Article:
Write Experiment 5: Collect Story Seeds

Albert Bandura is one of my personal heroes.  He was a noted psychologist who concluded after a long academic life that psychologists were terrible at social diffusion of the useful ideas they produced.  In his later years, he turned his attention to fixing this problem by telling stories on radio and TV. The first three resources are about his serial dramas.

Basing stories on real people can make them vivid, but there are dangers of exposing information that may be personal or even confidential.  Asking permission covers some situations.  Making composite stories and changing identifying details can help.  I have included the APA Ethical Guideline concerning use of confidential information for didactic purposes as an example of a way to think about client stories.

  • Handelsman, Mitchell.  The Ethics of Sharing Client Stories.  Psychology Today Online.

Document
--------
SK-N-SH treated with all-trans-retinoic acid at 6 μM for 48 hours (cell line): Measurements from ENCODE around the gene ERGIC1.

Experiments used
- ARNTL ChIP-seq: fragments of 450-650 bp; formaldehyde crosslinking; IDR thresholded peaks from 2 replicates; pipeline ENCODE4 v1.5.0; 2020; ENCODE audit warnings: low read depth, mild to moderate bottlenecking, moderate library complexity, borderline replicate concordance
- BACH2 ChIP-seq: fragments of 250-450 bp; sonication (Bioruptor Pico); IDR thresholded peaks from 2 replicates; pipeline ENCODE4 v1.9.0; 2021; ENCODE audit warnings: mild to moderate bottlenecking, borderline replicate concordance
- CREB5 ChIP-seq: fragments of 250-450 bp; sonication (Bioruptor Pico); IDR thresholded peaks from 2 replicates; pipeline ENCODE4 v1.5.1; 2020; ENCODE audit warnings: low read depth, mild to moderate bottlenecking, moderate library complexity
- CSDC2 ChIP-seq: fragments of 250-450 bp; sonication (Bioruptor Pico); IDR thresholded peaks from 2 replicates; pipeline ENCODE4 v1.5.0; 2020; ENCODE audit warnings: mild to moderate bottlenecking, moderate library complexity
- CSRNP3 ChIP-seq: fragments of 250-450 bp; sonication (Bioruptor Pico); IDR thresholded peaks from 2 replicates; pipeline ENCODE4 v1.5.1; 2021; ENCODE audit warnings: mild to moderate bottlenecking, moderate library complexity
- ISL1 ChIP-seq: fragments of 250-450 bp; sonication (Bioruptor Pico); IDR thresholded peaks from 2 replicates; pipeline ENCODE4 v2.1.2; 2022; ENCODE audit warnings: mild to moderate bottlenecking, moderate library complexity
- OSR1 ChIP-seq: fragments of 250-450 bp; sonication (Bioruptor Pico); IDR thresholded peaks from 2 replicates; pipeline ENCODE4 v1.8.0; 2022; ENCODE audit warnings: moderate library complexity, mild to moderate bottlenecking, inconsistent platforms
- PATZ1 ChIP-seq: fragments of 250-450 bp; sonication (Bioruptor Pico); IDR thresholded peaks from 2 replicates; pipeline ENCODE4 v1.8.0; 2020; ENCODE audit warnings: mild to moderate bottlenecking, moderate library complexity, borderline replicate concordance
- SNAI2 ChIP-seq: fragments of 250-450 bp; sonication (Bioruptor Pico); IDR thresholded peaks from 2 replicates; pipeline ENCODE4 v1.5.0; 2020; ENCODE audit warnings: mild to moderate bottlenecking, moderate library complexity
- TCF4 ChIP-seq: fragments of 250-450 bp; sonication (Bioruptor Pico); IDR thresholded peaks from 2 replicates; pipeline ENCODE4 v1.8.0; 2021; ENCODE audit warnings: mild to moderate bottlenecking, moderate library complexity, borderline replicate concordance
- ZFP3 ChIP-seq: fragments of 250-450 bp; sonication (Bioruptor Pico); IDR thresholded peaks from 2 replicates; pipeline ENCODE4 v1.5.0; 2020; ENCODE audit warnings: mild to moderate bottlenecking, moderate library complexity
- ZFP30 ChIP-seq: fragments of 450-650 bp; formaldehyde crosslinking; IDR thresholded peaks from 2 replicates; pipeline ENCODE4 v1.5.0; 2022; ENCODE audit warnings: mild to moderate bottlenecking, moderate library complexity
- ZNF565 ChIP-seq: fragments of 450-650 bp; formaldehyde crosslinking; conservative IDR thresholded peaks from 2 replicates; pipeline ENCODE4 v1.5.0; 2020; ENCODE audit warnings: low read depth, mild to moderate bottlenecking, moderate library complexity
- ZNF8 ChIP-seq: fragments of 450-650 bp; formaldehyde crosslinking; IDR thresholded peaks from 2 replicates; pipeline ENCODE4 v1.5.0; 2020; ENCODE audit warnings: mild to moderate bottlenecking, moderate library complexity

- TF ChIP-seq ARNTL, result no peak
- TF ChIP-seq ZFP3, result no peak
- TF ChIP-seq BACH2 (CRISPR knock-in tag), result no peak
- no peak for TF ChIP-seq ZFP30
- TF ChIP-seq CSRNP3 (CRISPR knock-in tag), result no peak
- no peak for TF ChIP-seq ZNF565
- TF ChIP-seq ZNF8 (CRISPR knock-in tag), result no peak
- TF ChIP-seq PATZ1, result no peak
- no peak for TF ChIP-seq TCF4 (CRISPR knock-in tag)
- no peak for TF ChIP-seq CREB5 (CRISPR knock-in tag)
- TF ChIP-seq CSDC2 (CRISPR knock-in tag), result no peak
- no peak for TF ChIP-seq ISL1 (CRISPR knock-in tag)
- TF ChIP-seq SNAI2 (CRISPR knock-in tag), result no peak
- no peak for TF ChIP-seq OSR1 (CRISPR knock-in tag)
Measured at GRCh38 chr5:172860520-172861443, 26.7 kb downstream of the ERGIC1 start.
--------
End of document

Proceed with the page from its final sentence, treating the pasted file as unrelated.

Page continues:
• American Psychological Association Ethical GuidelinesThe following passage is in section 4.07 Use of Confidential Information for Didactic or Other Purposes.

    Psychologists do not disclose in their writings, lectures, or other public media, confidential, personally identifiable information concerning their clients/patients, students, research participants, organizational clients, or other recipients of their services that they obtained during the course of their work, unless (1) they take reasonable steps to disguise the person or organization, (2) the person or organization has consented in writing, or (3) there is legal authorization for doing so.


One of the writers in my groups recommended this book about telling stories.

  • Dan McAdams, The Redemptive Self: Stories Americans Live By. Oxford University Press, 2005.Sorry it’s about Americans, but I believe the concepts are probably generalizable, that we aren’t the only people in the world seeking “to transform our suffering into a positive emotional state, to move from pain and peril to redemption.” (from the Amazon book page)